OK, here’s a story about the importance of using myths, or stories, to market product. Yeah, I know, the idea of Las Vegas as a myth is not exactly a big “eureka!” moment, but it does demonstrate that even in a fantasy town marketers need to be reminded of the importance of the myth in the marketing process.
The New York Times ran this article about using stories to sell sake in their Dining and Wine section, but it really belongs in their Business section.
Las Vegas “whales”, as big gamblers are known in Las Vegas, come to town on Chinese New Year to celebrate and they celebrate in a very big way. Part of the celebration is showing, and enjoying, their success, and that involves having the best of everything, including the best food and drink. In keeping with that theme, Las Vegas restaurants look for something special and expensive to serve, something that is not easily found anywhere else in the world, and at the moment that product is sake.
Sake suppliers and restaurateurs have rediscovered that a great story sells higher priced product, so they now have stories about all their sake. Some stories parallel Hollywood movies:
- strains of rice that were thought extinct until small batches were discovered and saved with new growing techniques – Jurassic Park
- the prodigy sake brewer (yes, sake is brewed, like beer) raised from a young age to become a master and carry on a tradition – Kung Fu Panda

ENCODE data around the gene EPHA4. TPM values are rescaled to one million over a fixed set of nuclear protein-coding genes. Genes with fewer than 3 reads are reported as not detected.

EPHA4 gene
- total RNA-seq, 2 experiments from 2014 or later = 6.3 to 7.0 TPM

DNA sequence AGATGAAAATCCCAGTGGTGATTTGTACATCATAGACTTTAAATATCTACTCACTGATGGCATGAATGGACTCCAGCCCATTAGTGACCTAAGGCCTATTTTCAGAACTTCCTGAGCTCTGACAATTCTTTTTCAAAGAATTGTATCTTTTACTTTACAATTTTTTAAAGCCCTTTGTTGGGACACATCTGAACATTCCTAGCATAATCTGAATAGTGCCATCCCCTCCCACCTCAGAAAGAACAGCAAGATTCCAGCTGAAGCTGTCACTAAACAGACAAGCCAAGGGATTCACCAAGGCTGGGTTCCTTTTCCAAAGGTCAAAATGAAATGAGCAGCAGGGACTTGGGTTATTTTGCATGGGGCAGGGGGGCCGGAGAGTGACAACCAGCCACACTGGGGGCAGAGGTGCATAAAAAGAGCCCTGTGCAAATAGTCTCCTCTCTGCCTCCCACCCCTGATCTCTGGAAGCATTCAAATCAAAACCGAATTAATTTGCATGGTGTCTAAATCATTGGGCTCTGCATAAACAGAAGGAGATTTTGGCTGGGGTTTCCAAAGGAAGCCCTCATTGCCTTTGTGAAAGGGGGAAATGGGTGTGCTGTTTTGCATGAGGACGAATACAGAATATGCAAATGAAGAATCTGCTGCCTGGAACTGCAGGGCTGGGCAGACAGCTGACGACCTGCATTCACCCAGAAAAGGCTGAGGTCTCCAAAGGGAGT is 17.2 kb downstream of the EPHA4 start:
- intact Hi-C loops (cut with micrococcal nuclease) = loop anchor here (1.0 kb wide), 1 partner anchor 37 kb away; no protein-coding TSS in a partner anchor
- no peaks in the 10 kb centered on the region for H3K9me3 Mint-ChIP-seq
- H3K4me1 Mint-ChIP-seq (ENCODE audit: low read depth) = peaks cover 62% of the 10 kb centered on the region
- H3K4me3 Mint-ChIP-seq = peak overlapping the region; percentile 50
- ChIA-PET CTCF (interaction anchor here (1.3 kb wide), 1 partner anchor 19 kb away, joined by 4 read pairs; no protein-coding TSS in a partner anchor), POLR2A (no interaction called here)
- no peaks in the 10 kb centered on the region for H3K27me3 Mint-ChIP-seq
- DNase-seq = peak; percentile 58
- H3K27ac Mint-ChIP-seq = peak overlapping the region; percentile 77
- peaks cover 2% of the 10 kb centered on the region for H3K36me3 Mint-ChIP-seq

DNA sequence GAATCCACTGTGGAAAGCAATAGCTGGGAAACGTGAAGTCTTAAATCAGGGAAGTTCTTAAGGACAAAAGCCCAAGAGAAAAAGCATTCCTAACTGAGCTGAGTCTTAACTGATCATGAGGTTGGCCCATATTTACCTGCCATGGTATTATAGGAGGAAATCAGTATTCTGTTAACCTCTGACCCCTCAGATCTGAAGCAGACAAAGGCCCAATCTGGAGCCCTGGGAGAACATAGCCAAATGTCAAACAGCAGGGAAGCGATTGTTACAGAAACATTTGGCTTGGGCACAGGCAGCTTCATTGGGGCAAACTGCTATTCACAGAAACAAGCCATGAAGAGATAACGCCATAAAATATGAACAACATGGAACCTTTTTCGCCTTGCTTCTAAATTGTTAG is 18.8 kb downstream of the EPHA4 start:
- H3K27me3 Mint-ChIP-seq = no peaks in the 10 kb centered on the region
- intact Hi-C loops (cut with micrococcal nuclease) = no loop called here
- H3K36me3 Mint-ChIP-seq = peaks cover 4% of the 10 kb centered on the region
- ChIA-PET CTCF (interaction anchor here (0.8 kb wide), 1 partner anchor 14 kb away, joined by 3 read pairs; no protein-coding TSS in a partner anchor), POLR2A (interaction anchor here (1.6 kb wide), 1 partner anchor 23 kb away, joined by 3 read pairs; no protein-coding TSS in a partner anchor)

- the ancient sake company, around for over 800 years, that is saved by the new owner – The Santa Clause
Yes, these are ridiculous movie comparisons. But that’s the point, they develop and use the myth to enhance the product. When myth is not enough, there are special names evocative of Asian philosophy and poetry: Ice Dome, Devine Droplets, Ancient Beauty.
There is really nothing new here, the Las Vegas crowd is just applying standard marketing techniques to create and enhance brand image in a commodity market. Rosser Reeves invented the Unique Selling Proposition (USP) in the 1940’s to help focus attention on finding the most important product attribute and then build the myth on that attribute. Patent medicine peddlers of the 1800’s crowed about all the ills their miracle would cure and regularly cured someone in the crowd of their infirmities.
We can all take a lesson on this and look at how we market our most mundane products. There is always something special about “our” product and we can find the myth that supports our brand over all other brands.